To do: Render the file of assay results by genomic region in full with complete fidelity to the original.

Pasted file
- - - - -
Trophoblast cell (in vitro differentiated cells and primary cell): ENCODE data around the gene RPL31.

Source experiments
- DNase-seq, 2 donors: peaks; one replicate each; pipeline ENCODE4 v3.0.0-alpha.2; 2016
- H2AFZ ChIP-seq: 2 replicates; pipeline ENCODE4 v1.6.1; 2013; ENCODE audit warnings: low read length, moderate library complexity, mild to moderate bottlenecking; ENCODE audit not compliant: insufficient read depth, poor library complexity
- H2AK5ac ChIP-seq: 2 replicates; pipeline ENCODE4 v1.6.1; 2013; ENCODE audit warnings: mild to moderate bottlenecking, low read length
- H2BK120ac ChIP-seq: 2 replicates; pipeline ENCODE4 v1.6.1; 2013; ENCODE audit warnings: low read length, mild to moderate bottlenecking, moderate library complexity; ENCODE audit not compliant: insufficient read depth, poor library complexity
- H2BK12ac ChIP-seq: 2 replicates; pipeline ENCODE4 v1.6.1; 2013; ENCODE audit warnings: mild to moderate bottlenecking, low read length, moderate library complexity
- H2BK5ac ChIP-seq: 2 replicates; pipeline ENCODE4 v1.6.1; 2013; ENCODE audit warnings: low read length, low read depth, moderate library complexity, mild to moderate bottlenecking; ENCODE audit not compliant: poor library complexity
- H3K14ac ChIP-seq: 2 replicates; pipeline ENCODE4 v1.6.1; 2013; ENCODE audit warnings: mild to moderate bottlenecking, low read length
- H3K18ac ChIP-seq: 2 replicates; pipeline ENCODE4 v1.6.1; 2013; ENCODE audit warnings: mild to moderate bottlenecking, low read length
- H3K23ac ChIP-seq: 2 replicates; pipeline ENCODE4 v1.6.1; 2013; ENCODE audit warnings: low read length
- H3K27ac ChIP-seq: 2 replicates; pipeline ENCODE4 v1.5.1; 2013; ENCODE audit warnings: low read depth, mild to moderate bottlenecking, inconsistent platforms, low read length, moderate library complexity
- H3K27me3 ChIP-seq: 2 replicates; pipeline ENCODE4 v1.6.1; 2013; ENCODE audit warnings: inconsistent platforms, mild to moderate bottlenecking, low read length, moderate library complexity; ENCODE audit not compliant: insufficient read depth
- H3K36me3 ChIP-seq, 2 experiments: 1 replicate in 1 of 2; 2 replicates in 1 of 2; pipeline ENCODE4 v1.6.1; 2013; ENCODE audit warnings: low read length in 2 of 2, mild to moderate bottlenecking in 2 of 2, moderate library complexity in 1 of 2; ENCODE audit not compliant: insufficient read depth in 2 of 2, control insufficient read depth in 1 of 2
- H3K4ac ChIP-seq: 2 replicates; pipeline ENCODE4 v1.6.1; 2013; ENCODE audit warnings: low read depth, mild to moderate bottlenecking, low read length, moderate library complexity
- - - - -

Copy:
Trophoblast cell (in vitro differentiated cells and primary cell): ENCODE data around the gene RPL31.

Source experiments
- DNase-seq, 2 donors: peaks; one replicate each; pipeline ENCODE4 v3.0.0-alpha.2; 2016
- H2AFZ ChIP-seq: 2 replicates; pipeline ENCODE4 v1.6.1; 2013; ENCODE audit warnings: low read length, moderate library complexity, mild to moderate bottlenecking; ENCODE audit not compliant: insufficient read depth, poor library complexity
- H2AK5ac ChIP-seq: 2 replicates; pipeline ENCODE4 v1.6.1; 2013; ENCODE audit warnings: mild to moderate bottlenecking, low read length
- H2BK120ac ChIP-seq: 2 replicates; pipeline ENCODE4 v1.6.1; 2013; ENCODE audit warnings: low read length, mild to moderate bottlenecking, moderate library complexity; ENCODE audit not compliant: insufficient read depth, poor library complexity
- H2BK12ac ChIP-seq: 2 replicates; pipeline ENCODE4 v1.6.1; 2013; ENCODE audit warnings: mild to moderate bottlenecking, low read length, moderate library complexity
- H2BK5ac ChIP-seq: 2 replicates; pipeline ENCODE4 v1.6.1; 2013; ENCODE audit warnings: low read length, low read depth, moderate library complexity, mild to moderate bottlenecking; ENCODE audit not compliant: poor library complexity
- H3K14ac ChIP-seq: 2 replicates; pipeline ENCODE4 v1.6.1; 2013; ENCODE audit warnings: mild to moderate bottlenecking, low read length
- H3K18ac ChIP-seq: 2 replicates; pipeline ENCODE4 v1.6.1; 2013; ENCODE audit warnings: mild to moderate bottlenecking, low read length
- H3K23ac ChIP-seq: 2 replicates; pipeline ENCODE4 v1.6.1; 2013; ENCODE audit warnings: low read length
- H3K27ac ChIP-seq: 2 replicates; pipeline ENCODE4 v1.5.1; 2013; ENCODE audit warnings: low read depth, mild to moderate bottlenecking, inconsistent platforms, low read length, moderate library complexity
- H3K27me3 ChIP-seq: 2 replicates; pipeline ENCODE4 v1.6.1; 2013; ENCODE audit warnings: inconsistent platforms, mild to moderate bottlenecking, low read length, moderate library complexity; ENCODE audit not compliant: insufficient read depth
- H3K36me3 ChIP-seq, 2 experiments: 1 replicate in 1 of 2; 2 replicates in 1 of 2; pipeline ENCODE4 v1.6.1; 2013; ENCODE audit warnings: low read length in 2 of 2, mild to moderate bottlenecking in 2 of 2, moderate library complexity in 1 of 2; ENCODE audit not compliant: insufficient read depth in 2 of 2, control insufficient read depth in 1 of 2
- H3K4ac ChIP-seq: 2 replicates; pipeline ENCODE4 v1.6.1; 2013; ENCODE audit warnings: low read depth, mild to moderate bottlenecking, low read length, moderate library complexity